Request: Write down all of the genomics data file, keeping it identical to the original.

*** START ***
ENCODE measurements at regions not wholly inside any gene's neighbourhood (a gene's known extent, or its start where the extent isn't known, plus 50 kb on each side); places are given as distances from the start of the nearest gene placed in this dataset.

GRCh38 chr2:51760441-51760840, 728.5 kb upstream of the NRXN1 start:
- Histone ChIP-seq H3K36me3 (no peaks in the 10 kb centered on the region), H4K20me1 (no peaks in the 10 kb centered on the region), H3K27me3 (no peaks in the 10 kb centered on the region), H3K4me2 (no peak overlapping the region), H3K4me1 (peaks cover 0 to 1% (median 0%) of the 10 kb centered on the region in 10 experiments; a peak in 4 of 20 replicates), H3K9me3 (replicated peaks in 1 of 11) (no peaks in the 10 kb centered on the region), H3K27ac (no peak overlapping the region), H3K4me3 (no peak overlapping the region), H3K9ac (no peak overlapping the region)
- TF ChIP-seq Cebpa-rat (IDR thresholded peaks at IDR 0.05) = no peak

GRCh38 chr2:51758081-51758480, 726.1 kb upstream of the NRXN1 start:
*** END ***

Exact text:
ENCODE measurements at regions not wholly inside any gene's neighbourhood (a gene's known extent, or its start where the extent isn't known, plus 50 kb on each side); places are given as distances from the start of the nearest gene placed in this dataset.

GRCh38 chr2:51760441-51760840, 728.5 kb upstream of the NRXN1 start:
- Histone ChIP-seq H3K36me3 (no peaks in the 10 kb centered on the region), H4K20me1 (no peaks in the 10 kb centered on the region), H3K27me3 (no peaks in the 10 kb centered on the region), H3K4me2 (no peak overlapping the region), H3K4me1 (peaks cover 0 to 1% (median 0%) of the 10 kb centered on the region in 10 experiments; a peak in 4 of 20 replicates), H3K9me3 (replicated peaks in 1 of 11) (no peaks in the 10 kb centered on the region), H3K27ac (no peak overlapping the region), H3K4me3 (no peak overlapping the region), H3K9ac (no peak overlapping the region)
- TF ChIP-seq Cebpa-rat (IDR thresholded peaks at IDR 0.05) = no peak

GRCh38 chr2:51758081-51758480, 726.1 kb upstream of the NRXN1 start: